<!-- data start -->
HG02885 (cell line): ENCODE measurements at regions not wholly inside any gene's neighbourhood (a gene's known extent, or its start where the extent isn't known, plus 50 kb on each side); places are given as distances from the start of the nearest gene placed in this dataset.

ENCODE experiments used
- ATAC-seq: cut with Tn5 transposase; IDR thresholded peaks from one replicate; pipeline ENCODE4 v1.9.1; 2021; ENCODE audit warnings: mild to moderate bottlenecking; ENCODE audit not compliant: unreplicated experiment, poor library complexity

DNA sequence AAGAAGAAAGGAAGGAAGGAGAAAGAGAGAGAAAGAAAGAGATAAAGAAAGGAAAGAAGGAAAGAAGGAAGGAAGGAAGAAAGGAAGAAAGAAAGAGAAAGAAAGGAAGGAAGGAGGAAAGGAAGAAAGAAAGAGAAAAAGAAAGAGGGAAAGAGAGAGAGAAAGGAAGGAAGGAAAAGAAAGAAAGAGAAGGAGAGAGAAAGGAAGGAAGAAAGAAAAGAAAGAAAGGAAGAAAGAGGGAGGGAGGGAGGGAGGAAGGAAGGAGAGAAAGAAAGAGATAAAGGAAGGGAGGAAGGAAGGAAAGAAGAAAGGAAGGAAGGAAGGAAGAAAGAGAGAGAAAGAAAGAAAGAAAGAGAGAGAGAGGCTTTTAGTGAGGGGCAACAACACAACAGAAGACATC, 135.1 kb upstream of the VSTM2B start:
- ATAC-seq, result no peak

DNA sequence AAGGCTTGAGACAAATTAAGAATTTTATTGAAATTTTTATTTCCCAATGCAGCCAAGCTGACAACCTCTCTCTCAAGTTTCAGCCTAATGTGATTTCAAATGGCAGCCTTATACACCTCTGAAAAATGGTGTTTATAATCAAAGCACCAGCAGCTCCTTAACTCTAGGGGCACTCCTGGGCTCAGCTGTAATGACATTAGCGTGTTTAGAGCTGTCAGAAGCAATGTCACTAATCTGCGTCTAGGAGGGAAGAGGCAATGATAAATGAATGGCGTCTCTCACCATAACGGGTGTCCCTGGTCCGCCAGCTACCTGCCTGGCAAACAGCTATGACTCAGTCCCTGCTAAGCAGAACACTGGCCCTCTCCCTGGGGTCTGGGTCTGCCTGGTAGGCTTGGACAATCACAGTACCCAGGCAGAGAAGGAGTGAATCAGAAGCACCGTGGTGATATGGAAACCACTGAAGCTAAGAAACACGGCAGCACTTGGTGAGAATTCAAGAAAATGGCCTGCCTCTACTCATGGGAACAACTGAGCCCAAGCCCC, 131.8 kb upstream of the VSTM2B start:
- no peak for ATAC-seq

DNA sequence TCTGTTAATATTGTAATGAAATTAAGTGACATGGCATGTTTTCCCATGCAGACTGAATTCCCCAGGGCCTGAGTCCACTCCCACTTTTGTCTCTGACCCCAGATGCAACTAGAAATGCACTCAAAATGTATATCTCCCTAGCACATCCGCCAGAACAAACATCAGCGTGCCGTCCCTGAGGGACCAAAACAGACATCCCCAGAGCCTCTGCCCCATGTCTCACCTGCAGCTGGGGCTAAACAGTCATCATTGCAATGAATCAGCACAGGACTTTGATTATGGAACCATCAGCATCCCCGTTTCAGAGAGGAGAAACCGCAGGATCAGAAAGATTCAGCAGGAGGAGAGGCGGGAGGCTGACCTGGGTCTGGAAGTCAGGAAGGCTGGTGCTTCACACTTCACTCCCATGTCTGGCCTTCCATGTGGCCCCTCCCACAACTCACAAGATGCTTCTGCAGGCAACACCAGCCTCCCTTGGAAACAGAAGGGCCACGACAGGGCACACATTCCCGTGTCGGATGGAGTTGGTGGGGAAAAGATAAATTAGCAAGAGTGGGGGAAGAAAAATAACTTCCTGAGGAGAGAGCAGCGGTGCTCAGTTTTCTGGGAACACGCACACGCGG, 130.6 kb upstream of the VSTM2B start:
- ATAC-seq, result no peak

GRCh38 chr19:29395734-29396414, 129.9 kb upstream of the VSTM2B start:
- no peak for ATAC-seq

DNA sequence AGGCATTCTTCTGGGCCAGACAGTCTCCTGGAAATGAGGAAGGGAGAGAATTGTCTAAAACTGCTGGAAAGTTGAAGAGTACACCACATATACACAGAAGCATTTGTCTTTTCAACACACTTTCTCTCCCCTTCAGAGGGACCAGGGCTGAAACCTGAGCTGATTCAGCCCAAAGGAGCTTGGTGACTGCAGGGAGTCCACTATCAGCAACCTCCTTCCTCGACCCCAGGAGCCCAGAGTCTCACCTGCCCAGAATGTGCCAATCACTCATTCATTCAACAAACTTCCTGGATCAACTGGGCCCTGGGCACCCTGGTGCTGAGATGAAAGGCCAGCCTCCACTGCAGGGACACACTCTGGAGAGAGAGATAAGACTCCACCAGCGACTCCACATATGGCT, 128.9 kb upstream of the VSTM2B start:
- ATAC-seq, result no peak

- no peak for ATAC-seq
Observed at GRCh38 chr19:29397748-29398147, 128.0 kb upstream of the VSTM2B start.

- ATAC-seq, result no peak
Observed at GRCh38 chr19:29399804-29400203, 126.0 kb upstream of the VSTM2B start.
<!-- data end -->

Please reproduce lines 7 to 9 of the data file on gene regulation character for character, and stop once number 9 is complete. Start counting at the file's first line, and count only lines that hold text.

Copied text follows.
- no peak for ATAC-seq

DNA sequence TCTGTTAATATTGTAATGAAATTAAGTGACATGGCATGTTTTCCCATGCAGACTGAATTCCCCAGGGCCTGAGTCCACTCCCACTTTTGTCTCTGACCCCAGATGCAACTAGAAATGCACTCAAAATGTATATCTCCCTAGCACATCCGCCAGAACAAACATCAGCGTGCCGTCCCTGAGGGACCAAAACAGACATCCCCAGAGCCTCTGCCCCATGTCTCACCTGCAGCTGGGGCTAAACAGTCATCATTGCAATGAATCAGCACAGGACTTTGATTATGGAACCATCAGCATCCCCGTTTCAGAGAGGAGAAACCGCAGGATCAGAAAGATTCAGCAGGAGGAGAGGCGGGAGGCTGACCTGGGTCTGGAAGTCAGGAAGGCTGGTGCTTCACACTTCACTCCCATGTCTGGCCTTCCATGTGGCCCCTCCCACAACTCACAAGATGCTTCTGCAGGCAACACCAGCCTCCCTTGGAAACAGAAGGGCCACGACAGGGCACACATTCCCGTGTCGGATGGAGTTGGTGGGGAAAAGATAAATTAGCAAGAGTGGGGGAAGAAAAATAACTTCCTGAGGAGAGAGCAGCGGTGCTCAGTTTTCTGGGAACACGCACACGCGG, 130.6 kb upstream of the VSTM2B start:
- ATAC-seq, result no peak